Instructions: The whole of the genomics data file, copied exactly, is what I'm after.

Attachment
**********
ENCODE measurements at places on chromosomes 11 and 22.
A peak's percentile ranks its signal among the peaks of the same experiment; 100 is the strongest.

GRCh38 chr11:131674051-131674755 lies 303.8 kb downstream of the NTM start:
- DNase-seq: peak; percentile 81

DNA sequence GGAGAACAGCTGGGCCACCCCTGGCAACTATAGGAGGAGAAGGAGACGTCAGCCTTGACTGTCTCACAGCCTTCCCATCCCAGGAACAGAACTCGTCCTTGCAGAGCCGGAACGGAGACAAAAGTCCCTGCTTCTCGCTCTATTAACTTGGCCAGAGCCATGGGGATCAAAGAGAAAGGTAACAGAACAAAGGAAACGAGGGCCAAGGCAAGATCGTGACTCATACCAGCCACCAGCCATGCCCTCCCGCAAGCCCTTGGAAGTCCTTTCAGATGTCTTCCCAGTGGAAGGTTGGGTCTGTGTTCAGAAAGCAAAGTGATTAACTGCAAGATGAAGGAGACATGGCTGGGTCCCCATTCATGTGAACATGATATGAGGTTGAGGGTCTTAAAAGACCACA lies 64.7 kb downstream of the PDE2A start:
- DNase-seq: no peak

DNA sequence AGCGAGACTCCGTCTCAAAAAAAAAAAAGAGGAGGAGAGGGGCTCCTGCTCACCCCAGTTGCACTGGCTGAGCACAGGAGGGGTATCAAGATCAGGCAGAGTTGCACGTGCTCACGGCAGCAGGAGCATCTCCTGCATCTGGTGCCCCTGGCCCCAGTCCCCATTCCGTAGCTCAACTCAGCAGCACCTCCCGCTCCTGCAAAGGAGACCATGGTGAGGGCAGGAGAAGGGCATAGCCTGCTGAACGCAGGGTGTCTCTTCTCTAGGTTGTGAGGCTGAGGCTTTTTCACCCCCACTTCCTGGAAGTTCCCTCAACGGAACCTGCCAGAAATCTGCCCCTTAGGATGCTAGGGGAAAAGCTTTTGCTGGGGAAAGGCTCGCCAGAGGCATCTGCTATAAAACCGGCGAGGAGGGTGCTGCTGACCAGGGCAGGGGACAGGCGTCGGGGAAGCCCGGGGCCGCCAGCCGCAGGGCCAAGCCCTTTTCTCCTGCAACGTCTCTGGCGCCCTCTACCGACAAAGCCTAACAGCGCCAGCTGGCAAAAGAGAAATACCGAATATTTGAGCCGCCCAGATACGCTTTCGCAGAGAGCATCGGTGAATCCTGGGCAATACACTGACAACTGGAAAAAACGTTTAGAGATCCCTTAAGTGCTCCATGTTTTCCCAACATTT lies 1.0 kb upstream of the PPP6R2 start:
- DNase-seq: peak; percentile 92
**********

ENCODE measurements at places on chromosomes 11 and 22.
A peak's percentile ranks its signal among the peaks of the same experiment; 100 is the strongest.

GRCh38 chr11:131674051-131674755 lies 303.8 kb downstream of the NTM start:
- DNase-seq: peak; percentile 81

DNA sequence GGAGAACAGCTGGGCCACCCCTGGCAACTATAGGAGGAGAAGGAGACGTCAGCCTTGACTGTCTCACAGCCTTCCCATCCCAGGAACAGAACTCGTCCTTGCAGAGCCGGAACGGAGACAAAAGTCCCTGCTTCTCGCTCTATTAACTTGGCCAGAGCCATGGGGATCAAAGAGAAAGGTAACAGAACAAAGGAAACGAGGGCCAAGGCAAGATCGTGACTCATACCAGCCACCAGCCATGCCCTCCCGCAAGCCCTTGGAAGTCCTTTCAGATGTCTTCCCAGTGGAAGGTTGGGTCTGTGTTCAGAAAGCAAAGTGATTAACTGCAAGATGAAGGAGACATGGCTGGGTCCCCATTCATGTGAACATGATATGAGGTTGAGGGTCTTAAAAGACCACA lies 64.7 kb downstream of the PDE2A start:
- DNase-seq: no peak

DNA sequence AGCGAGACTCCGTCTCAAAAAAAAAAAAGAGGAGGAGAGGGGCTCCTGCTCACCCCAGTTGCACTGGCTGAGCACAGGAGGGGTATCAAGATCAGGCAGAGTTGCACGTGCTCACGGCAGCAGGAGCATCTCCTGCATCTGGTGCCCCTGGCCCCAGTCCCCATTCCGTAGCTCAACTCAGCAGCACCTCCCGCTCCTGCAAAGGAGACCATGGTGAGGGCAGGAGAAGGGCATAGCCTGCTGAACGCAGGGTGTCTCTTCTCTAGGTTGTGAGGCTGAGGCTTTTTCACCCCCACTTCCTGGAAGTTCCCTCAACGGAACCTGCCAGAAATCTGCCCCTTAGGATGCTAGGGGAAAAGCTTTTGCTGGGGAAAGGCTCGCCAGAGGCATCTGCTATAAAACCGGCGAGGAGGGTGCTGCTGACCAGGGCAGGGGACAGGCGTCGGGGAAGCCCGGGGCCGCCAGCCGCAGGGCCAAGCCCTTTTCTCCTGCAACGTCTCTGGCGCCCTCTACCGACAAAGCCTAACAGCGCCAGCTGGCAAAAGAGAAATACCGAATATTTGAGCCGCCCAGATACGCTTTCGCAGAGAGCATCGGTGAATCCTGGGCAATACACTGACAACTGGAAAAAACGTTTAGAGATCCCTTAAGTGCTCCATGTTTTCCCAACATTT lies 1.0 kb upstream of the PPP6R2 start:
- DNase-seq: peak; percentile 92